Public Hours: Monday-Saturday, 10 AM-5 PM
Oil on canvas, c. 1624
Vibrant reds. Golden yellows. Burnt oranges. These colors typically signal the arrival of autumn, but French artist, Claude Vignon, used them to bring to life a scene in the story of Esther. Vignon was born in Tours, France on May 19, 1593, to a wealthy family. His father served as a valet to King Henry IV of France. Claude’s earliest training was probably in Paris in the workshop of Georges Lallemand where he learned the mannerist style. He eventually traveled to and spent time in both Italy and Spain. These travels exposed him to the works of the great artists Caravaggio, Guercino, Reni, and Caracci. He also joined the French community of painters in Italy who followed Caravaggio such as Simon Vouet and Valentin de Boulogne.
Upon returning to France, he became a member of the Painter’s Guild in Paris and received patronage from King Louis XIII and Cardinal Richelieu. This patronage boosted his career and earned him respect and success as an artist. He also dabbled in printmaking, etching, and illustration as well as working as an art dealer and art expert for notable clients including Marie de’Medici. His work in a variety of mediums as well as his art expertise earned him admission into the French Royal Academy of Painting and Sculpture in 1651. Three of his children continued his legacy studying in his workshop: Claude-François, Philippe, and his daughter, Charlotte (who focused solely on still life and was also admitted to the Academy). His eclectic work demonstrates a wide array of influences such as mannerism, Venetian, Dutch, and German making it difficult to describe or define his style.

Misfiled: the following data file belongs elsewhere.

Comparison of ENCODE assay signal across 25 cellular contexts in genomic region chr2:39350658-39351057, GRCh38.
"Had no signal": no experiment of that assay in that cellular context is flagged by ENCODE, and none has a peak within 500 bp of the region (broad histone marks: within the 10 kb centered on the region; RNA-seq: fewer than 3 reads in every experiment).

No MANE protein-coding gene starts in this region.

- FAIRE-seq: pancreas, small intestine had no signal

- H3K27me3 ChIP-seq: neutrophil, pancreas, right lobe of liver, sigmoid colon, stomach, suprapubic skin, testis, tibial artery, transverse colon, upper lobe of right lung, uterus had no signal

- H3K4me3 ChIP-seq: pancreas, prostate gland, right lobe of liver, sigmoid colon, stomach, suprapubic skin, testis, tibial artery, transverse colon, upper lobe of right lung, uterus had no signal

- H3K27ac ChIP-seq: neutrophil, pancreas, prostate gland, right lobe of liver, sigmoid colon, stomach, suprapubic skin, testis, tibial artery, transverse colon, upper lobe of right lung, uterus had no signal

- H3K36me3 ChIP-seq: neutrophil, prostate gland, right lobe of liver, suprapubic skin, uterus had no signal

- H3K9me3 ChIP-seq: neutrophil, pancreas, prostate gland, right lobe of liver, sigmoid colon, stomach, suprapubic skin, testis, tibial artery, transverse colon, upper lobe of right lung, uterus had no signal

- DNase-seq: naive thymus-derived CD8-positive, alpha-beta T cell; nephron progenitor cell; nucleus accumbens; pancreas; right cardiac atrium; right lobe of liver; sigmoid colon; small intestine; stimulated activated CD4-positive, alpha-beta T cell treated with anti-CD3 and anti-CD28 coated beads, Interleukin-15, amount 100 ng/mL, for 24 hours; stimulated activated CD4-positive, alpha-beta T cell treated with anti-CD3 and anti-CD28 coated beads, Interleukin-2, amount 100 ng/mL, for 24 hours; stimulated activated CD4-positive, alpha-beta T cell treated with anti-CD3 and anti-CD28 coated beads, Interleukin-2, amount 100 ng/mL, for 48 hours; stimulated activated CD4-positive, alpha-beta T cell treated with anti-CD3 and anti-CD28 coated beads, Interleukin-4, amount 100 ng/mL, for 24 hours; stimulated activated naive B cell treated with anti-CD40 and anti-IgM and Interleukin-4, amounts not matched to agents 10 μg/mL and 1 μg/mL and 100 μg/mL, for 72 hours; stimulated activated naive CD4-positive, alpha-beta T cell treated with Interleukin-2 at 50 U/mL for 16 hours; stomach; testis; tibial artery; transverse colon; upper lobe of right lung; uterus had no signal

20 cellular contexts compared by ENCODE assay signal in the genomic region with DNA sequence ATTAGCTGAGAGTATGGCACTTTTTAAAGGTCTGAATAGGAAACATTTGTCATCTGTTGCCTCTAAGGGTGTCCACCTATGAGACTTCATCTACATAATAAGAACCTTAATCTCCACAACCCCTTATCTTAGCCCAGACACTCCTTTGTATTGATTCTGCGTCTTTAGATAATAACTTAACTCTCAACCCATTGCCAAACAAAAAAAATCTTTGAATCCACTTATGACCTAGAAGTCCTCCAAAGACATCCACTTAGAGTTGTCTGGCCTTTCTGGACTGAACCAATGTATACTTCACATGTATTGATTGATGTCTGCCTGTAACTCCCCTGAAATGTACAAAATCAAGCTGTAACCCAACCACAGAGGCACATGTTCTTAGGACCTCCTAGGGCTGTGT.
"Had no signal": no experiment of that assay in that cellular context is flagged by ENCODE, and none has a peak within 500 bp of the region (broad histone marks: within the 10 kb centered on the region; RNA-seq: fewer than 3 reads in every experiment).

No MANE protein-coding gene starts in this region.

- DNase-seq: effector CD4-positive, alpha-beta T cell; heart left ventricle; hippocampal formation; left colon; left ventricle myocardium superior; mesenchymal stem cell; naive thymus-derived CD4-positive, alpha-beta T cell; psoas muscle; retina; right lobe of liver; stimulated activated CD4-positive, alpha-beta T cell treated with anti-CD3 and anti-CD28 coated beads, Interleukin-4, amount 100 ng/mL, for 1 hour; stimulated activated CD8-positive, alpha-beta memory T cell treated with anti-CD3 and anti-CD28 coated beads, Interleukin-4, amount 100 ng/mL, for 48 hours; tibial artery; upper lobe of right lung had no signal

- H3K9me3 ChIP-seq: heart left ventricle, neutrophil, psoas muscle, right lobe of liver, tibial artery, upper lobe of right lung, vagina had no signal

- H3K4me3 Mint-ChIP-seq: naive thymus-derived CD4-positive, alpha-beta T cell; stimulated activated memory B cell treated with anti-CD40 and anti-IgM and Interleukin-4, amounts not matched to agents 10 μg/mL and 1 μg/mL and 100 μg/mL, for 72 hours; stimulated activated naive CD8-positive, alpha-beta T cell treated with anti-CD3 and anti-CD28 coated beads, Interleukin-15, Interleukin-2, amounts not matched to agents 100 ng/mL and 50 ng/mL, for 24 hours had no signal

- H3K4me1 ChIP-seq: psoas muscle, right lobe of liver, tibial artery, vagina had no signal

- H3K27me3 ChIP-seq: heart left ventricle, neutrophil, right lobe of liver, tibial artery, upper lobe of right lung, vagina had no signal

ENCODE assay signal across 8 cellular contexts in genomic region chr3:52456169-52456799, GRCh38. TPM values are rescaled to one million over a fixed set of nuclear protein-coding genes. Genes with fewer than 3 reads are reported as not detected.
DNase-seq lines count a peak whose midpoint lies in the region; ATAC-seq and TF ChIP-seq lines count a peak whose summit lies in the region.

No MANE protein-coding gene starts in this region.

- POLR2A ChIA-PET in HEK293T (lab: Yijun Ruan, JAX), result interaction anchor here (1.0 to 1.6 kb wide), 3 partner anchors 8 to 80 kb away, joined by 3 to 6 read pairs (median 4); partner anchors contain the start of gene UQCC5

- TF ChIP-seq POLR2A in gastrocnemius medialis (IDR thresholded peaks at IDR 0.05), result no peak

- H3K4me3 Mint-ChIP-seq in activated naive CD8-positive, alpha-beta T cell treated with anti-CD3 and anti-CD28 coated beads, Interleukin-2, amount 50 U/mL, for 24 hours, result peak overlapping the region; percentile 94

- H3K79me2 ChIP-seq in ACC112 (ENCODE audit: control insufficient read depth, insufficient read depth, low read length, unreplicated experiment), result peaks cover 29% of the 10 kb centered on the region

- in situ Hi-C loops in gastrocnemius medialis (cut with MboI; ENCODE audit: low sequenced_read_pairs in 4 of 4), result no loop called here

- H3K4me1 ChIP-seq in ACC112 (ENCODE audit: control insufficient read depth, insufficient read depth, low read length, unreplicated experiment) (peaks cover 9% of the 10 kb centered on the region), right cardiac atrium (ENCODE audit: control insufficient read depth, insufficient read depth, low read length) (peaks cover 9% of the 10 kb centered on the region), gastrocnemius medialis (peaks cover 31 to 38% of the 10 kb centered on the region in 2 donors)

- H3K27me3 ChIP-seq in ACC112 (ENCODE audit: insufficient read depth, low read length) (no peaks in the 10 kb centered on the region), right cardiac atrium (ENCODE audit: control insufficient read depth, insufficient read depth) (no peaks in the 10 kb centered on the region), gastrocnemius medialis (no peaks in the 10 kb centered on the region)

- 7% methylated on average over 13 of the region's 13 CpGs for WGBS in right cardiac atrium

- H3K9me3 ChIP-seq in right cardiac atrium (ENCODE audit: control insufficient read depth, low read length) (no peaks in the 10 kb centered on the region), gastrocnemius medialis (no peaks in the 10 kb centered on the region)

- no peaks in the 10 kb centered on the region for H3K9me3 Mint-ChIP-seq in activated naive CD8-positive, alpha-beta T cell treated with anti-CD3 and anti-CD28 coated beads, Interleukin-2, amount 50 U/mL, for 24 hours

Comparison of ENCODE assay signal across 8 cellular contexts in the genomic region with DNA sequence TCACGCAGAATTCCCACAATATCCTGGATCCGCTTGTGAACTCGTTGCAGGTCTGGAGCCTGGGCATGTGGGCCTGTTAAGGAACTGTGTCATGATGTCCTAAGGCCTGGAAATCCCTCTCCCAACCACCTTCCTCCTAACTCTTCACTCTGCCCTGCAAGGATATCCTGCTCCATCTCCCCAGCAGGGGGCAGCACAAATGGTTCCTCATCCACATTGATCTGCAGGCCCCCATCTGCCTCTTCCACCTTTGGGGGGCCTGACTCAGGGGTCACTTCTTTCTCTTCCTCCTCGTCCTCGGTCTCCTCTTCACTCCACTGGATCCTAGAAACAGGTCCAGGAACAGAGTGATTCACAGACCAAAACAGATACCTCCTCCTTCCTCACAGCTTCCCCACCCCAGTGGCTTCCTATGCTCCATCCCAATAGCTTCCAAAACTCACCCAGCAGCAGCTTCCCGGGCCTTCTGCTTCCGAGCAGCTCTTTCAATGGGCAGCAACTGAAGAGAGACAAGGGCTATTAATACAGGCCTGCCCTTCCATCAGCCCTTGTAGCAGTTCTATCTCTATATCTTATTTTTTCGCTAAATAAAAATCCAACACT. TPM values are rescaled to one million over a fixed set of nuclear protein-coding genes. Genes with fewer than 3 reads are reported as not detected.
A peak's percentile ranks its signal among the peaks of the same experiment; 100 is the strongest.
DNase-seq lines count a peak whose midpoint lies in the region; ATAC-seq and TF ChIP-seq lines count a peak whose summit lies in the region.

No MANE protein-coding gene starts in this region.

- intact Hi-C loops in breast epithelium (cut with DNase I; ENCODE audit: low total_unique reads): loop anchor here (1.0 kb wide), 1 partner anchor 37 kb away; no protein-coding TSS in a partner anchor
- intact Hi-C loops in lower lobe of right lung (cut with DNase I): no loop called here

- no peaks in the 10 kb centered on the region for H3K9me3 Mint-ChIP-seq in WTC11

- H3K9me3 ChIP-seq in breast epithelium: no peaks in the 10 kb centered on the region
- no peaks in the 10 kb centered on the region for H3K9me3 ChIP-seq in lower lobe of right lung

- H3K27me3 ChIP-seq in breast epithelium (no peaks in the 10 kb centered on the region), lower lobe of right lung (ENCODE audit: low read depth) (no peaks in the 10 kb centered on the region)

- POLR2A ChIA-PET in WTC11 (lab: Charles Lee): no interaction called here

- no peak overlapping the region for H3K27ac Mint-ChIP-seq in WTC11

In 1624, Vignon painted Solomon and the Queen of Sheba now in the Louvre. This painting bears a striking resemblance to M&G’s Esther before Ahasuerus. The common compositions feature a king on a richly embellished throne to the far left of the painting. In the center, a beautifully adorned queen approaches the throne. Behind the queen and off to the right are several servants, guards, and pages. Vignon used this composition numerous times for various paintings including both M&G’s and the Louvre’s as well as Saint Catherine Refusing to Sacrifice to Idols, and his Adoration of the Magi (though in this painting, he reverses the scene by placing the infant king on the far right side of the painting). It is likely that Esther before Ahasuerus was also painted around 1624.